Old, unused forests with lots of deadwood like in Hainich National Park are heaven for mushrooms and toadstools.
When beeches age, they lose their power of resistance and bracket fungi start their work: They slowly penetrate the wood with their mycelium roots and colonise the trees. It is not rare for trunks and crowns of dying beeches to be host to by 20 different kinds of fungi at the same time, especially tinder fungus.
Over 1,600 fungi species have been identified in the national park so far, far more than plant species. Experts estimate a total of more than 3,000 species. An impressive comparison: 6,000 mushroom and toadstool species are native to Germany. Around 300 fungi species that can be found in Hainich are endangered or even threatened by extinction. A number of species are found nowhere else in Thuringia or are extremely rare in Germany as a whole. Thus, the national park has a high responsibility for preserving biodiversity.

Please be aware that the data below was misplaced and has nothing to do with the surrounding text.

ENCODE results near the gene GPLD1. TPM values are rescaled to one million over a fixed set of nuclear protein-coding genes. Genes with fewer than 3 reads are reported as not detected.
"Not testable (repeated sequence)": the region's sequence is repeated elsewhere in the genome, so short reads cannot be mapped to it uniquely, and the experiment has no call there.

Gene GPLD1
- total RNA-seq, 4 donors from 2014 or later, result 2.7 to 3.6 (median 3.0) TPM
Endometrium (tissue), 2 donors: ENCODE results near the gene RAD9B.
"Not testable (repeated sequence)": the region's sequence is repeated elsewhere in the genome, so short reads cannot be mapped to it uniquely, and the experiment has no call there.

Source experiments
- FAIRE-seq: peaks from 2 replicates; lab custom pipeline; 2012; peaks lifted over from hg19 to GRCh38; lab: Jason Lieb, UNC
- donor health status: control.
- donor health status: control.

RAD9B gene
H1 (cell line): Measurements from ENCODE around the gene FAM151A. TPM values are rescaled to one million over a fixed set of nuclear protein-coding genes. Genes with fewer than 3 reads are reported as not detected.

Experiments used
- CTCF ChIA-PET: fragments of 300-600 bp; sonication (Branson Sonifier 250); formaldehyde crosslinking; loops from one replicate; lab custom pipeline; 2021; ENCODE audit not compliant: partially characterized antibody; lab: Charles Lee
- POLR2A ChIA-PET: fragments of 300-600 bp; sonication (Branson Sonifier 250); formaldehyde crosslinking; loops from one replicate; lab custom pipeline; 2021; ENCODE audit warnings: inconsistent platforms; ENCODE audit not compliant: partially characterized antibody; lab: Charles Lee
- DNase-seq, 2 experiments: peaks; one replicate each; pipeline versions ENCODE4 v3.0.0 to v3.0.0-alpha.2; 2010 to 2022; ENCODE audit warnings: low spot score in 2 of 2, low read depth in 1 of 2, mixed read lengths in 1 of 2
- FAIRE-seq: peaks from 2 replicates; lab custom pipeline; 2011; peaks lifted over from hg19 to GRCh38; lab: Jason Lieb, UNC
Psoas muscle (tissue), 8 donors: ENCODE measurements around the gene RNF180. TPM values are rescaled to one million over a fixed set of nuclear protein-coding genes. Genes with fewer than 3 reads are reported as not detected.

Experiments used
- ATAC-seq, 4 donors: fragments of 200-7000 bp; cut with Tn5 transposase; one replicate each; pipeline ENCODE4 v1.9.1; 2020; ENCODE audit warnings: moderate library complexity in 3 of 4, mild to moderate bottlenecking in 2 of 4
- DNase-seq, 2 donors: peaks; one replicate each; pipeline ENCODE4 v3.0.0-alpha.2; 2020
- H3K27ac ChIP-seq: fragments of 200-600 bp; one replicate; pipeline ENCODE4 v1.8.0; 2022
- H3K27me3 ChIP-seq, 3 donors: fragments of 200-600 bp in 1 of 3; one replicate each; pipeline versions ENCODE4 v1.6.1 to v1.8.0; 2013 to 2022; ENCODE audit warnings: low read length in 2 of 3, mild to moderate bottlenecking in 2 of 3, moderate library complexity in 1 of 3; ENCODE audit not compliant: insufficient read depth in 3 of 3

Among the many different species of mushroom in Hainich there are also important indicator species for primeval woodland. One species that was first identified in Hainich in 1999 was thought to be extinct. The very rare Mycoacia nothofagi grows on beech deadwood and is thus an indicator for natural beech forests.
Like the beech, the tinder fungus is a symbol of our national park. On old beeches, its fruiting body can grow to an enormous size and up to ten years or even older. The white-rot fungus can fatally weaken mighty big trees. It was given its name at a time, when people still collected their fuel in the forest – "it burns like tinder".
The fruiting body of this particularly rare and beautiful species is reminiscent of a delicate white coral. With a bit of luck, you might be able to see it in Hainich in the autumn on upright old beeches that are mostly rotten rotting or broken. The highly endangered mushroom hardly ever occurs outside natural forests nowadays.
Collecting mushrooms in small quantities for personal (non-commercial) use is permitted in Zone 2 of the national park from 1 July until 15 November. We are appealing to visitors though to support a 'no-picking' code in the interest of an undisturbed development of forest life.
We appeal to you to look at the beauty and diversity of mushrooms and other fungi in the national park, but don't pick.